0

Exodus Is Not The Answer: Why Christianity Must Be Preserved in the Middle East

By Monday, July 17, 2017

For the second time in less than a century, people of a faith born in the land of Israel are facing genocide. But unlike the Jews after the Holocaust, there is no homeland for the Middle East’s persecuted Christians to take refuge in. They are already home—and it will take a joint effort by Christians and Muslims to preserve that home from extinction. 

More than 3.2 million Jews have immigrated to Israel since the creation of the Jewish state after World War II, including 49,000 Yemenite Jews rescued during Operation Magic Carpet in 1949. Back then, in the wake of the Holocaust, the newly created United Nations agreed that the Jewish people needed a sovereign state where they could live and thrive.

Clearly that need is still keenly felt. On March 21, 2016, seventeen Jews and a 600-year-old Torah were airlifted from Yemen as the Jewish Agency conducted its final mission of bringing Yemenite Jews home to Israel.

“This chapter in the history of one of the world’s oldest Jewish communities is coming to an end,” declared agency chairman Natan Sharansky, “but Yemenite Jewry’s unique, 2,000-year-old contribution to the Jewish people will continue in the State of Israel.”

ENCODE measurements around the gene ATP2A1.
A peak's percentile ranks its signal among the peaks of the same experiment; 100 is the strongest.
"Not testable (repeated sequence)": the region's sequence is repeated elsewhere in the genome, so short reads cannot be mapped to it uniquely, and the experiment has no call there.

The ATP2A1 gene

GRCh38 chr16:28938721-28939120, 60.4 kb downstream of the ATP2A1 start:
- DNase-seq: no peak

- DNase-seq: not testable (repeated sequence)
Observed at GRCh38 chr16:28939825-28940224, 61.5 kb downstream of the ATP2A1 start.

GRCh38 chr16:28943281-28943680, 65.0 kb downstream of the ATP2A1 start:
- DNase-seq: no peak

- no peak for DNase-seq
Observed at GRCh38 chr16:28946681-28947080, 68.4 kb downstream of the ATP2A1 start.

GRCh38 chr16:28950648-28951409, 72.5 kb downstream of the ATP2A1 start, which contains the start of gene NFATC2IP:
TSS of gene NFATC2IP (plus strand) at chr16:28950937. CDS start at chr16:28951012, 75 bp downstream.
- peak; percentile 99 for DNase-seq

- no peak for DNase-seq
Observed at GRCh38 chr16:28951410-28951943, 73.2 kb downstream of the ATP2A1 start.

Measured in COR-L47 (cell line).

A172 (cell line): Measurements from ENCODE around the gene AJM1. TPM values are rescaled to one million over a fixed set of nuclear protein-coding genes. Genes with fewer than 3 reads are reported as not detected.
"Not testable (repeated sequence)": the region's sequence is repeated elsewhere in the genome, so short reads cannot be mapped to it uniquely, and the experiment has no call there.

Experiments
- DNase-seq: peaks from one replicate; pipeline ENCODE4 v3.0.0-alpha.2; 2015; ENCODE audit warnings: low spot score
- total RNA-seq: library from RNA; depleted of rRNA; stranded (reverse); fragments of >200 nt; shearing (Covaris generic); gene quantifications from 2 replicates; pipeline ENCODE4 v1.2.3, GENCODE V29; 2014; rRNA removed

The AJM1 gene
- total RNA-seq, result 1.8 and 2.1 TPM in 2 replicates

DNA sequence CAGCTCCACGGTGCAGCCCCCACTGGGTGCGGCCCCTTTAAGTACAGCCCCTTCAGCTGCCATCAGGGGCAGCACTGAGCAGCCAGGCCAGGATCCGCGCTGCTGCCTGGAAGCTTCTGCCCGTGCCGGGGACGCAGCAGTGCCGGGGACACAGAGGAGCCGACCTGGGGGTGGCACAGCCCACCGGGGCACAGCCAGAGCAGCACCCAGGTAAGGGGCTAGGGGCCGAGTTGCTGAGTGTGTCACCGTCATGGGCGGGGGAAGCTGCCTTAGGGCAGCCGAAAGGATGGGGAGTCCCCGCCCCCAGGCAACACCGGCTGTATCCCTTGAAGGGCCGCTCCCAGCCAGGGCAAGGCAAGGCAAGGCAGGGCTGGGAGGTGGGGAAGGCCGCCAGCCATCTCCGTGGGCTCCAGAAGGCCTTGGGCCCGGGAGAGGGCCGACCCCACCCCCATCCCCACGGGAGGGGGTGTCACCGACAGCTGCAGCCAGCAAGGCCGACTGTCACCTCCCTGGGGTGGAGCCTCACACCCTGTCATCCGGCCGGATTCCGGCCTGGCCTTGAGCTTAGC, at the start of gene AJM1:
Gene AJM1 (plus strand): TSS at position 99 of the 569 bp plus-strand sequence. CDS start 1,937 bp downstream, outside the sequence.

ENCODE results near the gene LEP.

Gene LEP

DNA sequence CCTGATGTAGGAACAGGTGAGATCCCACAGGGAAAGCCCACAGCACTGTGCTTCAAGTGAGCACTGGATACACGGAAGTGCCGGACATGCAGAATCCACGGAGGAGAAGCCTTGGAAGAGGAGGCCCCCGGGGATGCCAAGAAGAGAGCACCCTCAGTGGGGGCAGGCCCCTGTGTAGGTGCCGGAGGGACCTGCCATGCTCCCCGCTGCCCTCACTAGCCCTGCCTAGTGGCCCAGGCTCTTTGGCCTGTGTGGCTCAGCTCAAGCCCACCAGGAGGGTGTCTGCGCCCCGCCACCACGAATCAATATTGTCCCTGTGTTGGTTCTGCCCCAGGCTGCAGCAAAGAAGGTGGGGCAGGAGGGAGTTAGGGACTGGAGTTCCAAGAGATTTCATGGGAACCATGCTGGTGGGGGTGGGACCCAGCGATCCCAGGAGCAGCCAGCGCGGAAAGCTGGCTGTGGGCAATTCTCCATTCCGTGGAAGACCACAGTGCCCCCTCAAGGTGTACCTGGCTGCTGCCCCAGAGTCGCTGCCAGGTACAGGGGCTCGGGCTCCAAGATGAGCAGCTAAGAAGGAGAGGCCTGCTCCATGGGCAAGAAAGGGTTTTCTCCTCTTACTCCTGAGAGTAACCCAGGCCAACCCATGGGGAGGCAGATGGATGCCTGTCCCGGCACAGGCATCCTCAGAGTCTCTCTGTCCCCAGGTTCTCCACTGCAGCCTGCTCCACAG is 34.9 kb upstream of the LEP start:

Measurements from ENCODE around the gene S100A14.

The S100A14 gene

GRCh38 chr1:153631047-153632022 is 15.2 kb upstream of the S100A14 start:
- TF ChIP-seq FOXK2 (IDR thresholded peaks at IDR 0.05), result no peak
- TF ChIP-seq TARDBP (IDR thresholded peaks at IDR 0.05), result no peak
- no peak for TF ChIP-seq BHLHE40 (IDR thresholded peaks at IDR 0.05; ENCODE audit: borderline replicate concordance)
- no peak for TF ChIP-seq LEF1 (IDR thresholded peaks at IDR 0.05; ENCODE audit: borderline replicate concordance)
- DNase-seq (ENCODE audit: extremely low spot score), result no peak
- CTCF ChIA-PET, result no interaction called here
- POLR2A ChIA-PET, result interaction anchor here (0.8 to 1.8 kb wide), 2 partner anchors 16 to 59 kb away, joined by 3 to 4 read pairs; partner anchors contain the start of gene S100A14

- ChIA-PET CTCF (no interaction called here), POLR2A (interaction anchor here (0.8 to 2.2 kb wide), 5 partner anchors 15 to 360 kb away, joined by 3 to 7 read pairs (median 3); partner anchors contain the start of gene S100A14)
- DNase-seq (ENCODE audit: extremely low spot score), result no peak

For the Middle East’s persecuted Christians, though, the path is not so clear. Once quick to protect persecuted Jews, the United Nations has not yet officially recognized or denounced ISIS’s genocide against Christians—despite declarations by the European Union, the United States, and the British Parliament early in 2016, as well as three years of evidence documenting the beheading, kidnapping, rape, torture, and mass murder of Iraqi and Syrian Christians by ISIS since 2014.

Hundreds of thousands of Christians have fled, and while foreign governments and NGOs may offer aid and refuge, there is no sense of going home—only escape.